I absolutely do feel that it drives better knowing I have no payment each month. Releasing ourselves from that car payment each month has been a blessing. I hope more people start to realize the benefit not having a car payment provides. Thanks for stopping by Peter. BTW…I love reading your blog!

  6. threadbndr says:

    Those of you who are driving paid off cars or about to pay off your car – piece of advice. Start paying into a car replacement fund.

    Otherwise, when the beater finally dies, you’ll end up with a car payment. 🙁 I didn’t start my new car fund soon enough, but I did have enough to make a BIG downpayment, so I’m not underwater on my new (to me) car.

    I could have bought another beater, but now that my mom doesn’t drive, I don’t have a back up car of any kind, so dependability became a major factor.

    • Brad Chaffee says:

      Great piece of advice! Definitely important to start saving for repairs and possible replacement early on. I paid $500 for my car, have put 50,000 miles on it, and owned it for a year and a half. We have had to use our Emergency Fund a few times to fund repairs, but never considered getting another car, especially one with a car payment. The most important thing is to have an emergency fund!

      I am completely against having a car payment so I personally would have bought a cash car that is reliable. Often times people will justify getting a car payment in the name of reliability or some other “need”. There are tons of used cars out there that cost $2,000 or less that are reliable.

  7. Dave says:

    First, I love the license plate.
    A couple things:

    When I was 19 years old, I was looking to get a new car. I, at the time, had a Baby Blue Bronco 2. I went with my dad to a few dodge dealership cause I wanted and “must-have” a v8 ram hemi. The price tag was going to be about 18k. Mind you I lived in the city so 1)there was no need for a hemi, 2)I was in college working full time paying all my bills making only $11/hr, 3)my friends pushing me to get it had shitty cars so why was there pressure to be like them. I ended up still taking on debt for new (but reliable) ford ranger. I look back and realize how much I would have wasted by buying that unnecessary Hemi. It was all about the look and I didnt need the look. I was in college for gosh sakes. Everyone is poor in college. Thankfully, I steered my way away from such a bad decision but I know many people that don’t.

    The best feeling with cars is when you own them outright. When you don’t have to think about that dreaded bill each month. Currently I don’t have a car as I sold it before heading to Australia to try and live there. Now, as I have moved back to the States, I am hoping my GF and I can get by with only one car (hers). I am trying to reverse the societal way of ‘Every driver must have their own car in a household’ and become more ‘Green’ by using other very accessible modes of transportation. I will try and use these things called feet for trips under a mile and a bike for anything within 10. I think this will benefit in more ways than just cost.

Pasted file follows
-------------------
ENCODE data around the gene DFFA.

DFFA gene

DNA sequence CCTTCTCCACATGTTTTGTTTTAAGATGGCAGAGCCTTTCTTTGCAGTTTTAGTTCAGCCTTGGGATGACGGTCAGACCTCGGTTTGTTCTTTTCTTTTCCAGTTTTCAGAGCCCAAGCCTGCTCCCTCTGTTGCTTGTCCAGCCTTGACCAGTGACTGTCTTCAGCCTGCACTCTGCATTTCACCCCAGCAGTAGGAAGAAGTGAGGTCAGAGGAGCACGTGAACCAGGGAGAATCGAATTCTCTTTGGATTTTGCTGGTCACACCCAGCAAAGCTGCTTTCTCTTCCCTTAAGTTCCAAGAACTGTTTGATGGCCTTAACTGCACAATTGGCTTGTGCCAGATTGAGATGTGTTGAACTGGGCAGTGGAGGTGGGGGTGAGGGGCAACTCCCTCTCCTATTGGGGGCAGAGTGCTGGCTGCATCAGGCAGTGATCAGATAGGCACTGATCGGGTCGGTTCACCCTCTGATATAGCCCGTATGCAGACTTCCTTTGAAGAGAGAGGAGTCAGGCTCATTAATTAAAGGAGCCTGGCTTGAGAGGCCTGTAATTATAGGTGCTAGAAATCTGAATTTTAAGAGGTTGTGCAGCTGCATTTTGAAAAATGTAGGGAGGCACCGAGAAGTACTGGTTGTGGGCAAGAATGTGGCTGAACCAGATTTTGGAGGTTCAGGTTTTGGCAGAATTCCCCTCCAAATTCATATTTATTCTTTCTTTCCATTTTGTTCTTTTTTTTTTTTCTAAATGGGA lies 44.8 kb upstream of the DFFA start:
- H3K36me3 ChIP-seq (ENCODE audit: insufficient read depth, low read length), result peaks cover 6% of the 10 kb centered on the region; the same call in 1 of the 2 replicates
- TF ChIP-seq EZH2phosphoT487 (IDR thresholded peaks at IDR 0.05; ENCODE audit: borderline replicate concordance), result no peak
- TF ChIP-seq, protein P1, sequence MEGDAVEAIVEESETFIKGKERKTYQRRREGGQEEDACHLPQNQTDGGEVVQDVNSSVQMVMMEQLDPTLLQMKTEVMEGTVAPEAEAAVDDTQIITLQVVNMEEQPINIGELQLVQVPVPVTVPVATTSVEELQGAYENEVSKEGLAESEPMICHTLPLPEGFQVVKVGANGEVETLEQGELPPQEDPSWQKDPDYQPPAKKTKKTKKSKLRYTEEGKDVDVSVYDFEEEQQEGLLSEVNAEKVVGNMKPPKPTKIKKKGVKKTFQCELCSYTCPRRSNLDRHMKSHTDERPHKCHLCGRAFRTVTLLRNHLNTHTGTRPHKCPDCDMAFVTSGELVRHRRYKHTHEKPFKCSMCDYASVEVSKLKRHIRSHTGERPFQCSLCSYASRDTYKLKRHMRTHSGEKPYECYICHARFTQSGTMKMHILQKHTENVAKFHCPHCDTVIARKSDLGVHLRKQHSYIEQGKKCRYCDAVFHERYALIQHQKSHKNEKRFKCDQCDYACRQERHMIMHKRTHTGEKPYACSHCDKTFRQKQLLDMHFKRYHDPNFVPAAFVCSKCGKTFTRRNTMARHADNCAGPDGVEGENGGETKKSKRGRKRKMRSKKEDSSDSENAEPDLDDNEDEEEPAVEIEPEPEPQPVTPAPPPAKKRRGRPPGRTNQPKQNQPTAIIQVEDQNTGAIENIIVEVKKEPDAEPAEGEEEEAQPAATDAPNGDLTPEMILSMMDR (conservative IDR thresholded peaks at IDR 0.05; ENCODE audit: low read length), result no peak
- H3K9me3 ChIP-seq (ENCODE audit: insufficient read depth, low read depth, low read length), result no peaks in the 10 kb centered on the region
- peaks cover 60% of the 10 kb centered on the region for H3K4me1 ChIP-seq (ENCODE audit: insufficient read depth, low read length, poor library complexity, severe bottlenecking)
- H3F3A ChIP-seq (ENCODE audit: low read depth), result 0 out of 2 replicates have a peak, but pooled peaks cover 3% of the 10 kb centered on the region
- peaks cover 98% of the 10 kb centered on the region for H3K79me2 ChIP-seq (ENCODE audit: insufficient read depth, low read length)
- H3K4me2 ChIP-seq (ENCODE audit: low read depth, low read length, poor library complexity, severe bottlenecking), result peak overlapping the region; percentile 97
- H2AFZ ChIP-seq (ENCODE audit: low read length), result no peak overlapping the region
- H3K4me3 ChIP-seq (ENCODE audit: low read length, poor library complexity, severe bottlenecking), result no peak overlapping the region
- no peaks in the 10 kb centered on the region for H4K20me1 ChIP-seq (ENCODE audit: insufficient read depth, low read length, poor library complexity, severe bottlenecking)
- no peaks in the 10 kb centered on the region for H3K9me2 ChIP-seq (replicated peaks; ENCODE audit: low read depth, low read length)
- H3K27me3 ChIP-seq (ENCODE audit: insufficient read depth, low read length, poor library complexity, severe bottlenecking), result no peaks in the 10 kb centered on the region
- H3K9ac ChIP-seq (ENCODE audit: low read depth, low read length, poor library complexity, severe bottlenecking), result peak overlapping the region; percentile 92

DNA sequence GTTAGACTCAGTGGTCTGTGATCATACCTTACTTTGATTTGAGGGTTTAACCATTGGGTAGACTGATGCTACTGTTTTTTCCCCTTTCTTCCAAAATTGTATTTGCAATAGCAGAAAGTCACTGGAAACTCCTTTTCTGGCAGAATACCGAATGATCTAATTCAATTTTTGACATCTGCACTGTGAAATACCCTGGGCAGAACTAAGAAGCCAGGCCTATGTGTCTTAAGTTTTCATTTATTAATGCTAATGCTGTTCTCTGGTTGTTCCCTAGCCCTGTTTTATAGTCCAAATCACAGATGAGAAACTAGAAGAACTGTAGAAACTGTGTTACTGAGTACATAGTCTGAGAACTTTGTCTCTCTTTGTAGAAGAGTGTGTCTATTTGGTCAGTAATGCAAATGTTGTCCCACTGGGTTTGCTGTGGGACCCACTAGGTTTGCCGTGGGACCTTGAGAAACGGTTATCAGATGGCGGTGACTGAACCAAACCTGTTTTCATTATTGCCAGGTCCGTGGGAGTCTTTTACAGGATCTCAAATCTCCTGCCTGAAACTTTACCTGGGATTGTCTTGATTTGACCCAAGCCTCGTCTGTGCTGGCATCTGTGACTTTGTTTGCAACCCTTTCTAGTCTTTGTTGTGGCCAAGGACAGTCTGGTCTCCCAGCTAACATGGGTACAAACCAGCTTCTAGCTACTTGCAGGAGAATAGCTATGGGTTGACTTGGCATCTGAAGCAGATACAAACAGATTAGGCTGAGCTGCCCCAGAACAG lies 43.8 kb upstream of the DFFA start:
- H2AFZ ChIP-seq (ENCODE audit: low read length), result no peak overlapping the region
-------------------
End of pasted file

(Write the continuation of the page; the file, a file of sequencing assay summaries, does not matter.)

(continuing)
Long story short….I completely agree on sticking to being car-loanless.

    Well wishes….
    Dave

    • Brad Chaffee says:

      Glad you like the license plate! It has become my identity, LOL! Just one more thing I decided to do to keep people thinking debt free.

      The mindset you are referring to that tells us we must have something cool, is something we have all suffered from. Thankfully you settled for the Ford Ranger, which is not all that bad of a truck. You are right! Driving debt free is absolutely refreshing. No worries. I know some people that are upside down on vehicles where they make $600 payments every single month. The thought of that is nauseating to me.

      Again thanks for stopping by Dave and I hope you stick around!

  8. Love it! Well done Brad! If you check out my site, I have a car problem, so I wrote “8 Cars In 10 Years. I Have A Problem But You Won’t!”. I think you’ll find it a kick.

    I told myself as soon as I turned 30, i would get a new car, and I resisted. I also told myself as soon as I made over $500,000, I’d get a new car, and I also resisted! I’ve had my 2000 Land Rover for the past 3 years now, and it is a record. All paid for, and I love it!

    I don’t care about what other people think either. I just need something to haul a lot of stuff to Tahoe during the winter, and is relatively safe.

    Hope to see you over at Financial Samurai one day.

  9. Dave says:

    when is the update coming for your new ride